The January Effect!
Here it is, January 4, 2011 and we have no unfolding crisis. I mean usually about this time every year don't we normally have some type of earth shattering event that gets the year off to a panicky start? Last year the market fretted about the Dubai debt crisis and the preceding years it was the Russia-Ukraine gas disputes or some scary revelation about Iran's nuclear program that would surely lead to a conflict that would drive oil and gas prices higher.
Instead in 2011 we see oil and gas rallying on a wave of optimism as opposed to all of the New Years problems of the past. Now I am not complaining of course but it does seem a bit strange. Is it possible that 2011 is getting off to the best start in many years or are we just lucky?
Well you might not feel lucky when you pull up to the gas pump. The national average gas price hit $3.07 as rising oil prices and refinery outgases really took their toll. RBOB futures are looking tired and we should see heating oil gain on gas. We should see retail gas prices peak at close to current levels assuming that we don't have another refinery glitch.
Has the carry trade got too carried away? Bloomberg News Reports that, " Currency traders that seek profits by borrowing in nations with low interest rates to fund purchases in countries with higher yields are losing more money than at any time in at least a decade.”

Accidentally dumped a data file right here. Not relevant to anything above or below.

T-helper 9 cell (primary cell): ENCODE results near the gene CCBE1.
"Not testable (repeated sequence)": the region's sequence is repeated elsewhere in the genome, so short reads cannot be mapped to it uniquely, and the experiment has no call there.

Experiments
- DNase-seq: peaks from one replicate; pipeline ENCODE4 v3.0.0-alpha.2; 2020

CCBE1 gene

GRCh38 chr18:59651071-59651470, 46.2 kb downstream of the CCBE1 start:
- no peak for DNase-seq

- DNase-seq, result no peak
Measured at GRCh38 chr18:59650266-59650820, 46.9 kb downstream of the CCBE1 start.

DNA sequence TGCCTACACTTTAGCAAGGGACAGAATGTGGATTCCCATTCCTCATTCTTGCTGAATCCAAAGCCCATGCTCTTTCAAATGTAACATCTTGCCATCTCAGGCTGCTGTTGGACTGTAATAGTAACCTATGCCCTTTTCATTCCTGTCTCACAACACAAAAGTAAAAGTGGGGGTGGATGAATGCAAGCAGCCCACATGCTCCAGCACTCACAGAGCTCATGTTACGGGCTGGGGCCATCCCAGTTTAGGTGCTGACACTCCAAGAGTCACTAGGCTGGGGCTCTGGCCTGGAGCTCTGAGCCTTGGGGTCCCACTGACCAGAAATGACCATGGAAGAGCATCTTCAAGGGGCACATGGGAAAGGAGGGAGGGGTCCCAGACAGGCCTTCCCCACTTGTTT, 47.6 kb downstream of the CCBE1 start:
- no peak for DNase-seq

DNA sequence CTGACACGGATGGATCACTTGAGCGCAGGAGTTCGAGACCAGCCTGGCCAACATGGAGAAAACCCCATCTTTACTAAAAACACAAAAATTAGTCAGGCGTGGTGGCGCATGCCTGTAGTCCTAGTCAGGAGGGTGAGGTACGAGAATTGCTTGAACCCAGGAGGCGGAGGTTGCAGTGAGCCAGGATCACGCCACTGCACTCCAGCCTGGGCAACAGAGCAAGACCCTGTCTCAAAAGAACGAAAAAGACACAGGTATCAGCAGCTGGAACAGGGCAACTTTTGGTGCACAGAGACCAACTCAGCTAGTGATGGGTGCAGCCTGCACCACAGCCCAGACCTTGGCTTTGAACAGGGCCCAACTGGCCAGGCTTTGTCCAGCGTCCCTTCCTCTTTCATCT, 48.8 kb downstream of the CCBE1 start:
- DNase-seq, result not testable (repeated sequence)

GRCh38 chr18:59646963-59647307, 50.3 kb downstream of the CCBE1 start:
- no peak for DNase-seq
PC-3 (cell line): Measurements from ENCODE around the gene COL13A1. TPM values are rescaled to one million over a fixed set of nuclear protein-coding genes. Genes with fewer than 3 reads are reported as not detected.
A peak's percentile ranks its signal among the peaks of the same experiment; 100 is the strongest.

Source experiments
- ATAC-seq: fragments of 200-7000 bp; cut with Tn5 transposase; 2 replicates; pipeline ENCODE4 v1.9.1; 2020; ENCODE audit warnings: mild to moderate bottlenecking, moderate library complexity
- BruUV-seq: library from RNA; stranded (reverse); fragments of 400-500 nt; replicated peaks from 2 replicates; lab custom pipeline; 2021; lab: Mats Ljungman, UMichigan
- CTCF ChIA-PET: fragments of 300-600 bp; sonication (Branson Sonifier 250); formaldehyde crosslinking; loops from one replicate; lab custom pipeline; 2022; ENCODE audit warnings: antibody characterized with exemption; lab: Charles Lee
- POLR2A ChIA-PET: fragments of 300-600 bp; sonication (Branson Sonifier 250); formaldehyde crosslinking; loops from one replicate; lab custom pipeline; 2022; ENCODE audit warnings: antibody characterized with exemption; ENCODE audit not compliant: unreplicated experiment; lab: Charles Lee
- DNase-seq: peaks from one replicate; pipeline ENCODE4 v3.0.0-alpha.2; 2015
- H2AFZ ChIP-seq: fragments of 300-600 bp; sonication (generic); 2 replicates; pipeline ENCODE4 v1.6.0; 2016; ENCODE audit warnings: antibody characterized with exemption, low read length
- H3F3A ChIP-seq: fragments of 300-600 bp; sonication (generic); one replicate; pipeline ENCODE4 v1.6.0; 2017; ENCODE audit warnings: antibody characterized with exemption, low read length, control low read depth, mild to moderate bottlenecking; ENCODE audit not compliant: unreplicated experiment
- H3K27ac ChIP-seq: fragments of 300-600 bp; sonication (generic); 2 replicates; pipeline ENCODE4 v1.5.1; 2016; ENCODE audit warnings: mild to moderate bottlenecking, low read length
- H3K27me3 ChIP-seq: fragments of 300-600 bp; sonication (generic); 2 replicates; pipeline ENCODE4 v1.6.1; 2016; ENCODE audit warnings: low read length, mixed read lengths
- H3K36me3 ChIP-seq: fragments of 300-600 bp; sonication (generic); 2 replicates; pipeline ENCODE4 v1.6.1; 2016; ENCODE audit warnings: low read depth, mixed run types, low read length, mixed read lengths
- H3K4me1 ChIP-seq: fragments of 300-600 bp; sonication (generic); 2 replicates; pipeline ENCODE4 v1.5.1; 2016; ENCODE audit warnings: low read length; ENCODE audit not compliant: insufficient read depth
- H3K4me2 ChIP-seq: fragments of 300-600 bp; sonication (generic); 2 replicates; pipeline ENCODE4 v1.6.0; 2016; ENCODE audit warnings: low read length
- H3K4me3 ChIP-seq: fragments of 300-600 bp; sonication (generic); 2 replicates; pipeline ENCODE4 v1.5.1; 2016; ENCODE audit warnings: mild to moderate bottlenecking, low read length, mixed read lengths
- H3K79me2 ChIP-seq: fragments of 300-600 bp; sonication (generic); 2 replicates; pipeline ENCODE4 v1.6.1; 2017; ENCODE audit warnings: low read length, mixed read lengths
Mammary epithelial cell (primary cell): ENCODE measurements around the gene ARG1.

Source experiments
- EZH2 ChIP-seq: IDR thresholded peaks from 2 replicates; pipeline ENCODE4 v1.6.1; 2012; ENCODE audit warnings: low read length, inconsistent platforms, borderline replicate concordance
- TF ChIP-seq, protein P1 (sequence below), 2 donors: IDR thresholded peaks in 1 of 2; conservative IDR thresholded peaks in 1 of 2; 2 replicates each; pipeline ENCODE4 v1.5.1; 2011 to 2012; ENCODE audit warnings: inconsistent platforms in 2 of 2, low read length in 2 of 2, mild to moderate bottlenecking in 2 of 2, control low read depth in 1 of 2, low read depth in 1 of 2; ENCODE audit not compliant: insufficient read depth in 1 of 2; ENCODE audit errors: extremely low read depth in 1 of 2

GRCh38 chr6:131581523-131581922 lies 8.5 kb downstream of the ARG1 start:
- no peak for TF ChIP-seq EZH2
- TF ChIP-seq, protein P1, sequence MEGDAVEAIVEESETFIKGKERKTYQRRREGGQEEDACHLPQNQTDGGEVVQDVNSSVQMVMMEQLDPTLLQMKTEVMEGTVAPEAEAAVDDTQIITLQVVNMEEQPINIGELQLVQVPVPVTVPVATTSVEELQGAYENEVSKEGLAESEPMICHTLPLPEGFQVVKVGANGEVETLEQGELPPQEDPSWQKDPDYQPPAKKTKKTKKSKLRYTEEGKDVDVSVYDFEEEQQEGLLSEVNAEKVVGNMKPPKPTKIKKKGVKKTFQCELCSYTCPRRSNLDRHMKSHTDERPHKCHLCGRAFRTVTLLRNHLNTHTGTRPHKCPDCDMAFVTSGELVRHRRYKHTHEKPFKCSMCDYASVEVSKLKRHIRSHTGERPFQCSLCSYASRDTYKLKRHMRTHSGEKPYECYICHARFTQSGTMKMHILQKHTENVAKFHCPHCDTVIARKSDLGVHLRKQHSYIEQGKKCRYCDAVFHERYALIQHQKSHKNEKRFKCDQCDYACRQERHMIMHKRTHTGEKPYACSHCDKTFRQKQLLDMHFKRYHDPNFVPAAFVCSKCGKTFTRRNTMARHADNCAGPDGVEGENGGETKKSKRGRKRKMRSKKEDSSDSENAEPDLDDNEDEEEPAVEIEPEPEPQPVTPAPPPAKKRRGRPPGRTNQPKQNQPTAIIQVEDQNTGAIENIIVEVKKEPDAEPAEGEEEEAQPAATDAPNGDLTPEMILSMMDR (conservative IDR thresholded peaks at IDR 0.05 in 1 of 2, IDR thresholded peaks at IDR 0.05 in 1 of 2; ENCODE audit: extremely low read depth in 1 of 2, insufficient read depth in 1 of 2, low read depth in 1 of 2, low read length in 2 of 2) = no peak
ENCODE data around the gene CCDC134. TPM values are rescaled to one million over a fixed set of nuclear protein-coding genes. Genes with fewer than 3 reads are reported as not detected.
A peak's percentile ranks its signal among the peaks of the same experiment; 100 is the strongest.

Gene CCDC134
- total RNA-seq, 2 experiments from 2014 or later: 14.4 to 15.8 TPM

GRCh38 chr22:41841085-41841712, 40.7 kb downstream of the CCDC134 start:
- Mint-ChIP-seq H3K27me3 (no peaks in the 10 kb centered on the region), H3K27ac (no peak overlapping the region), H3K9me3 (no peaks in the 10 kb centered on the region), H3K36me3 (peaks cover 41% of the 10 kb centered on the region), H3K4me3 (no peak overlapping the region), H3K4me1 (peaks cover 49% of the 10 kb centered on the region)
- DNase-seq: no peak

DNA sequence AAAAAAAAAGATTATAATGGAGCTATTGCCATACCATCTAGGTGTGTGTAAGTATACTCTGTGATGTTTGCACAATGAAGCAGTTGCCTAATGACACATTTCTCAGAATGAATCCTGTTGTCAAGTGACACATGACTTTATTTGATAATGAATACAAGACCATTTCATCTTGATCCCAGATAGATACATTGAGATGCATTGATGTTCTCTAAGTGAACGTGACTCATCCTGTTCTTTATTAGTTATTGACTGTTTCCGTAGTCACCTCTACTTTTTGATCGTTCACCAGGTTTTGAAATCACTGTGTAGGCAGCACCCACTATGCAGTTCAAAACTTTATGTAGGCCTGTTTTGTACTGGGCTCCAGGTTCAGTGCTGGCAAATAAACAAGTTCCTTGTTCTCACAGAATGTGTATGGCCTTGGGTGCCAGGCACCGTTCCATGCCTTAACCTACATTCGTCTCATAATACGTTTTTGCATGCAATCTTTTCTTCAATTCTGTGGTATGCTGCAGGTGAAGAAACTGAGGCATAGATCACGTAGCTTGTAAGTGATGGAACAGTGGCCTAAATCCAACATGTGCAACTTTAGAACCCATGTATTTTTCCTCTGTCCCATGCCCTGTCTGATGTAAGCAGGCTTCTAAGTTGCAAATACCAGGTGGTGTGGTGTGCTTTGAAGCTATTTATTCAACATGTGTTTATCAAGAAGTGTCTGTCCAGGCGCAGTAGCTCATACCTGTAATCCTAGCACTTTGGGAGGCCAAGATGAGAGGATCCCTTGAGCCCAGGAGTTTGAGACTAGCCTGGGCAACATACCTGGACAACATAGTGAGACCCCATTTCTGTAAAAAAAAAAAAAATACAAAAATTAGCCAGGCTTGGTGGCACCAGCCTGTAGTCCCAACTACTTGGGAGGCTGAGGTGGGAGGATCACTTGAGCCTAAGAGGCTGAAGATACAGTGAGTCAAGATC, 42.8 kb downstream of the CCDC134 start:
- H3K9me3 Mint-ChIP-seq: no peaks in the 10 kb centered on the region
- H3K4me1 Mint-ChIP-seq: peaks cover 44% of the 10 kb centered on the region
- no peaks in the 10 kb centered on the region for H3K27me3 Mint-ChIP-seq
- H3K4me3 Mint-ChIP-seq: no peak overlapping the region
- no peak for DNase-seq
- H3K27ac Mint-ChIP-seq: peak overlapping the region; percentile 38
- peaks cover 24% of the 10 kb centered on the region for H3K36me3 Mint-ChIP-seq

The strategy lost 2.5 percent in 2010 as the dollar -- a favorite for financing the trades because of record low U.S. rates – appreciated, according to an index compiled by UBS AG, the world's second-largest foreign-exchange trader. That's more than the 0.98 percent drop in 2008 when the collapse of Lehman Brothers Holdings Inc. caused credit markets to freeze and the worst performance for so-called carry trades since at least 1999 when UBS began releasing yearly figures.
Falling demand for carry trades may help the greenback extend a rally that drove Intercontinental Exchange Inc.'s U.S. Dollar Index up 4.5 percent from its 12-month low on Nov. 4. Gains in manufacturing and retail sales are leading investors to buy the dollar, rather than sell it to fund other investments.
Phil Flynn is senior energy analyst for PFGBest Research and a Fox Business Network contributor. He can be reached at (800) 935-6487 or at email@example.com.